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Race raises funds for Marines, honors Maj. McClung
It was a very good day to run a race and Windjammer Park in Oak Harbor was a very good locale for the sixth annual Maj. Megan McClung Memorial Run held last Saturday.
Fog hung over the water of Crescent Harbor as 148 runners lined up, the first group departing for the 10K run, the second group leaving two minutes later for the 5K run or walk.
While this was the sixth annual memorial run, it was the first time the event was held in downtown. Previous races have been held on Naval Air Station Whidbey Island. The change in venue had an effect on the event - entries were down by 77 from the previous year - but there were several repeat runners, like Connor Meyer, 18, a three-time veteran of the 5K.
“I like the cause and it’s a good excuse to be able to run and compete,” Meyer said.
That cause is two-fold: To raise money for the Semper Fi fund, a nonprofit organization that provides assistance to wounded Marines and other members of the armed forces injured in support of Marine forces; and to celebrate the life and service of Maj. Megan McClung, who was the first female Marine officer killed in action in Iraq. Her parents, Mike and Re McClung, are Coupeville residents who wanted to create an event Megan would have enjoyed. Those who knew her say the memorial run would have been right up her alley.
“Celebrating her life and watching her legacy continue in person is heartwarming,” said Debbie McKinley, who met Megan at the U.S. Naval Academy. McKinley came from Atlanta to participate in the 10K.
“Fitness, fun, community - this is so Megan,” said McKinley.
“Megan was a good friend,” said Navy Cmdr. John Duenas, who was there to run the 5K with his wife, Pam, and their three children, Ysa, 8 (and a half), Lucas, 6, and Timothy, three months.
“It’s a great way to support our soldiers, sailors and Marines,” he said. “Plus it gets us out of the house.”
“I like to run and do sports and stuff,” said Ysa. “And I want to support Dad’s classmates and all the troops who sacrificed for our freedom.”
Carol Hoffman, who spent 27 years in the Navy, came from Poulsbo to walk the 5K with her Black Lab, Roxy.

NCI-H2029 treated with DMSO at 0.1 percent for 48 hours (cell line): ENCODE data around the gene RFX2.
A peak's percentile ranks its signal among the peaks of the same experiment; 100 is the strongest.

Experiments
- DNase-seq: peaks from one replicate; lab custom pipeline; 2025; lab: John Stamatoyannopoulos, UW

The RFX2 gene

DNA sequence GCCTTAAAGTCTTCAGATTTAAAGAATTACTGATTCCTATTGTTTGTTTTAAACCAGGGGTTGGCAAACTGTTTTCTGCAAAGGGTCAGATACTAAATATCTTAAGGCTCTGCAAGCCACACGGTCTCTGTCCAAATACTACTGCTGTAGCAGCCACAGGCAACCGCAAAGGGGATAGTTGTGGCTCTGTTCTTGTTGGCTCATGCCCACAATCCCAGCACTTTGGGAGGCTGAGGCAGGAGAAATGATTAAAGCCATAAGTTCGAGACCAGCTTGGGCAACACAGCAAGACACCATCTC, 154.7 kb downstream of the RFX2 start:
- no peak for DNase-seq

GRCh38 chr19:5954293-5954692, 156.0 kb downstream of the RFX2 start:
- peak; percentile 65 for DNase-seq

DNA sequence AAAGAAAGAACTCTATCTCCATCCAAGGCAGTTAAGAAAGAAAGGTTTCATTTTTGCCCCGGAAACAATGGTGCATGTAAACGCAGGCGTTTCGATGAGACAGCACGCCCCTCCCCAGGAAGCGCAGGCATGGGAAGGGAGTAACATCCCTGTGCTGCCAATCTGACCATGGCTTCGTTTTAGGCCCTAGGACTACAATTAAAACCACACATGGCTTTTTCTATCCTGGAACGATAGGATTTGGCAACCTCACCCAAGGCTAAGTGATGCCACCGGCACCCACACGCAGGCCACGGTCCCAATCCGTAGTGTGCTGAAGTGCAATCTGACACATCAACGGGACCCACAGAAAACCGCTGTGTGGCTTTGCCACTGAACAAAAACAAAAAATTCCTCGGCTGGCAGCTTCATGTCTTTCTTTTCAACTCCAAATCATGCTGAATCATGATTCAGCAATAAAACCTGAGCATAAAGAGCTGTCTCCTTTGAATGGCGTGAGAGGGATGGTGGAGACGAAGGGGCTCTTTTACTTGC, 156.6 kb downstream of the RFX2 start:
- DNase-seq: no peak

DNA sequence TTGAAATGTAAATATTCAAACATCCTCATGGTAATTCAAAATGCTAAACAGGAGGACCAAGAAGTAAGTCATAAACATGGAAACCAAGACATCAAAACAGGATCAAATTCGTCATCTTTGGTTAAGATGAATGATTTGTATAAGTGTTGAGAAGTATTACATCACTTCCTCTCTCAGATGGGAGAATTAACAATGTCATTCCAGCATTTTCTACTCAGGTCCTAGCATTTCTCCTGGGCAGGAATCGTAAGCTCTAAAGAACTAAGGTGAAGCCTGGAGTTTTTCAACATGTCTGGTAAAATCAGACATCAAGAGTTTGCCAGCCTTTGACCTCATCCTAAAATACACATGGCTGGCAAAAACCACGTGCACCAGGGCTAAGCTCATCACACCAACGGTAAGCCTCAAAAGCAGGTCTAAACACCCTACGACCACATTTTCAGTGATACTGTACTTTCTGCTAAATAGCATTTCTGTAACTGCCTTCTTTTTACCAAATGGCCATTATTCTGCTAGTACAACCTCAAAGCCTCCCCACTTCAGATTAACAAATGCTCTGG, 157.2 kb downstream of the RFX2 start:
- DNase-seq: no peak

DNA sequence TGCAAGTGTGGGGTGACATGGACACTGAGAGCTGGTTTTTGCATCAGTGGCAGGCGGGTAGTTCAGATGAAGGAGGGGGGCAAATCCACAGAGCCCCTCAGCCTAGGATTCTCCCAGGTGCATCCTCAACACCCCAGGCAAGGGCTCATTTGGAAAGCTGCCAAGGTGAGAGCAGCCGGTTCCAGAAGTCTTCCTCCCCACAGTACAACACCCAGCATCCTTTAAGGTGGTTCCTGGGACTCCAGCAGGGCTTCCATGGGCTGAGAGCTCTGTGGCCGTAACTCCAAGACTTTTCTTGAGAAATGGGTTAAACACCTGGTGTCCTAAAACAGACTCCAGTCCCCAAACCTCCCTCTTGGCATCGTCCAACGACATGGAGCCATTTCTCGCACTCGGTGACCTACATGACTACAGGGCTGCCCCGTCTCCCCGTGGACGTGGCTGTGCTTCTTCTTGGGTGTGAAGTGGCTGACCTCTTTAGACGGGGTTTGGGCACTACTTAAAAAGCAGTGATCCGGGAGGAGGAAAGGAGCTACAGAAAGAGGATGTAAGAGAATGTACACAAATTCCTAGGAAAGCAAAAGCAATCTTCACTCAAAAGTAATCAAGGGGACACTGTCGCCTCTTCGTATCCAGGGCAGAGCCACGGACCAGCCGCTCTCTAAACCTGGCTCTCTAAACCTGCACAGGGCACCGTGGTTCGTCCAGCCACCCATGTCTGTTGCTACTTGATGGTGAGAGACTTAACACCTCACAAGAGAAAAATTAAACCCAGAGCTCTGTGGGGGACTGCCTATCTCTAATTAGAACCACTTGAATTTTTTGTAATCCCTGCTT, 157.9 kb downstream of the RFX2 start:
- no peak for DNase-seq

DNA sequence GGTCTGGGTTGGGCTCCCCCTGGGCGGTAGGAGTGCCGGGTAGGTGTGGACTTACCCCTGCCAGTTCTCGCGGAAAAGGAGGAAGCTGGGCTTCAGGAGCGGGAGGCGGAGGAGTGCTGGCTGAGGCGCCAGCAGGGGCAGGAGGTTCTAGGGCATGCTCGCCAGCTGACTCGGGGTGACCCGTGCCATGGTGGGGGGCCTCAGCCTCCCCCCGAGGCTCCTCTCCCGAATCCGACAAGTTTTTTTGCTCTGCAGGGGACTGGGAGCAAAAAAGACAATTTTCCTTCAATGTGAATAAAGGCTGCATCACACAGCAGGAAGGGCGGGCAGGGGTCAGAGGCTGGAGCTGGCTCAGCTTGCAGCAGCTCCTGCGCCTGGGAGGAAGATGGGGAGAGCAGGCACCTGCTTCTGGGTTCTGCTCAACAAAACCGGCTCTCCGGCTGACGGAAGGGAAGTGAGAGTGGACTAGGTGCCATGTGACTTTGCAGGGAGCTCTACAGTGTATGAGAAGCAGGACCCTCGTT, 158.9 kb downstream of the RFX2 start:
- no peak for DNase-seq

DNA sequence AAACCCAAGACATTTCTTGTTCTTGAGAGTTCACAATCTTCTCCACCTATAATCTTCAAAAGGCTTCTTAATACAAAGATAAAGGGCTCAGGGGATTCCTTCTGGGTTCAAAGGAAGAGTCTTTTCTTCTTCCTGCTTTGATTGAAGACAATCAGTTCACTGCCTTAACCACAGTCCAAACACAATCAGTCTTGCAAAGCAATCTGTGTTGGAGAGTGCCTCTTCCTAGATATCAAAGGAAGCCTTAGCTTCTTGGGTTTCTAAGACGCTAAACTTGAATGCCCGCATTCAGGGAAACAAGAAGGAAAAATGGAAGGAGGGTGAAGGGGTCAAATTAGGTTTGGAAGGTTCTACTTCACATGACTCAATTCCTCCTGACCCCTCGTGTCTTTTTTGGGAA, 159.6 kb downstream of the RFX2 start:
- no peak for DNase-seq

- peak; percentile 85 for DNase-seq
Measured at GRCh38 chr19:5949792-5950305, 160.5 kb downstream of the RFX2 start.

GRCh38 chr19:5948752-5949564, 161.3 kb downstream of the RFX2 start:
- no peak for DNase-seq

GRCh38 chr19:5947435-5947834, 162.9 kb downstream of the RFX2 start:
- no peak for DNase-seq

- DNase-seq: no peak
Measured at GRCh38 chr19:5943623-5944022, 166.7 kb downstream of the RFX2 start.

“I came up to celebrate her life and her sacrifice,” she said
This was the first time Dorothy Waite, 62, had ever participated in an event like this. Her granddaughters, Isobel, 7, and Ivy, 4, were waiting at the finish line with signs reading “You’re my hero” and “Run-Nana-Run.”
“I saw somebody talking about going from the couch to a 5K in eight weeks,” she said. “I’ve been running about 12 weeks now and just thought I should do it.”
“I think I’m good for at least one more,” joked Charles Pelletire, who came from Kenmore to take part in the run for the sixth time.
Jim Otruba has also participated in the memorial run all six years. But this is the first time he’s ever run the 10K.
“I thought I was running the 5K, but then I discovered I was wearing a number for the 10K,” he laughed. “I plan on running the half marathon when they start that.”
“It is our intent to move up to a half marathon next year,” Mike McClung told the crowd gathered for the awards ceremony.
Awards were presented to the top three finishers in all age divisions and runners under 12 years of age were given participation ribbons. In the end, the top three overall finishers in the 5K run or walk were James Steller, Meyer and Alexandra Laiblin. The top three spots for the 10K run went to Mark Cook, Brannon Mucke and Dylan Beyer, respectively.
Special prizes were also awarded. Brennan Mucke and Tasha Westinghouse each won a non-complimentary entry into the Marine Corps Marathon in Arlington, Vir., in October. Tickets to that event sold out in under three hours. Catherine Davis, from Sammish Island, won the opportunity to drive a 2012 Porsche for the weekend from Roger Jobs Motors in Bellingham, one of the race sponsors.